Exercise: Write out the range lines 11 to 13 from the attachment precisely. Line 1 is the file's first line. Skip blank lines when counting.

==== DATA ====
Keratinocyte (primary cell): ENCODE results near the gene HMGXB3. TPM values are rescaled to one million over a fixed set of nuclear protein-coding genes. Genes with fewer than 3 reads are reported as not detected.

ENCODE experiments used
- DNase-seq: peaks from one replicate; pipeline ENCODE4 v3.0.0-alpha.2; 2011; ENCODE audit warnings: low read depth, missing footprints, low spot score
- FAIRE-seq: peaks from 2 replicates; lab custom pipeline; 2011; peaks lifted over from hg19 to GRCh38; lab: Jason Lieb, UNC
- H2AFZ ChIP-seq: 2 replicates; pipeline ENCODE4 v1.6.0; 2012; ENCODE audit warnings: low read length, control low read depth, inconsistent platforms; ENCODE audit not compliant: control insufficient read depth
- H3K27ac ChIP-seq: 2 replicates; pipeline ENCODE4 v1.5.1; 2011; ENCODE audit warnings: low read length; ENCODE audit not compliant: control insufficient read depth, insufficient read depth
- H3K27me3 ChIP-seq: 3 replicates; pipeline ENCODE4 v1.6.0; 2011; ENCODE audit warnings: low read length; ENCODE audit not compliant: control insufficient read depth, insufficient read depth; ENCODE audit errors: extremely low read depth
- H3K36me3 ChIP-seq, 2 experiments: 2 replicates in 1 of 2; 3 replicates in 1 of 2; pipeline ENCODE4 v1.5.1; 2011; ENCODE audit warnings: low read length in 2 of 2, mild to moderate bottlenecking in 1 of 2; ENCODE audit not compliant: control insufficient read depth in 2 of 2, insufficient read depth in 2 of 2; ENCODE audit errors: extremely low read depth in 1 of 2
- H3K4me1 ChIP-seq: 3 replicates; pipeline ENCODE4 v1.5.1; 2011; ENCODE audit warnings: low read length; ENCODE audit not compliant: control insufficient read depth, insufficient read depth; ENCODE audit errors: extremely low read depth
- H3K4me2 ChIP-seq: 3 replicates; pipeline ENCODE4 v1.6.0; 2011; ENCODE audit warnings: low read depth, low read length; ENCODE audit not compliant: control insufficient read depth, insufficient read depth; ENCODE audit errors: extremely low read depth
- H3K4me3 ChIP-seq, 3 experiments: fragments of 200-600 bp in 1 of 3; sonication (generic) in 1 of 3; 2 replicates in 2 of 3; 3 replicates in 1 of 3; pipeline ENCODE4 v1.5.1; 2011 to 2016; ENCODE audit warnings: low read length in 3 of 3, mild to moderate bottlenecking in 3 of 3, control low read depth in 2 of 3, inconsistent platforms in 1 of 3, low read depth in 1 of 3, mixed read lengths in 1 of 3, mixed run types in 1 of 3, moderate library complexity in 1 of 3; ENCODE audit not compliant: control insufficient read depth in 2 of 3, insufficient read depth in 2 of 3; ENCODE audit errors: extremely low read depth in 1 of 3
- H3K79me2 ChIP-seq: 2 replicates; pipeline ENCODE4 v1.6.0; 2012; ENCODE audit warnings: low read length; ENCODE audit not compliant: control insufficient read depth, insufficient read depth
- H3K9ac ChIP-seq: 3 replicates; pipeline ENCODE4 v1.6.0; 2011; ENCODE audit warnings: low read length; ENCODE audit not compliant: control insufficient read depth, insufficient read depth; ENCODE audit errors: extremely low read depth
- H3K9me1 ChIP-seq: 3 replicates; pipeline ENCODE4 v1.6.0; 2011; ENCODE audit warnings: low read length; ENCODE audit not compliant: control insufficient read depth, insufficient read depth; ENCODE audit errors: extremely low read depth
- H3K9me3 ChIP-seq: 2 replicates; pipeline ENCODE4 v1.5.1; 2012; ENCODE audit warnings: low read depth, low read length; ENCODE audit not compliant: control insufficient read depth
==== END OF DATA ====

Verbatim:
- H3K4me3 ChIP-seq, 3 experiments: fragments of 200-600 bp in 1 of 3; sonication (generic) in 1 of 3; 2 replicates in 2 of 3; 3 replicates in 1 of 3; pipeline ENCODE4 v1.5.1; 2011 to 2016; ENCODE audit warnings: low read length in 3 of 3, mild to moderate bottlenecking in 3 of 3, control low read depth in 2 of 3, inconsistent platforms in 1 of 3, low read depth in 1 of 3, mixed read lengths in 1 of 3, mixed run types in 1 of 3, moderate library complexity in 1 of 3; ENCODE audit not compliant: control insufficient read depth in 2 of 3, insufficient read depth in 2 of 3; ENCODE audit errors: extremely low read depth in 1 of 3
- H3K79me2 ChIP-seq: 2 replicates; pipeline ENCODE4 v1.6.0; 2012; ENCODE audit warnings: low read length; ENCODE audit not compliant: control insufficient read depth, insufficient read depth
- H3K9ac ChIP-seq: 3 replicates; pipeline ENCODE4 v1.6.0; 2011; ENCODE audit warnings: low read length; ENCODE audit not compliant: control insufficient read depth, insufficient read depth; ENCODE audit errors: extremely low read depth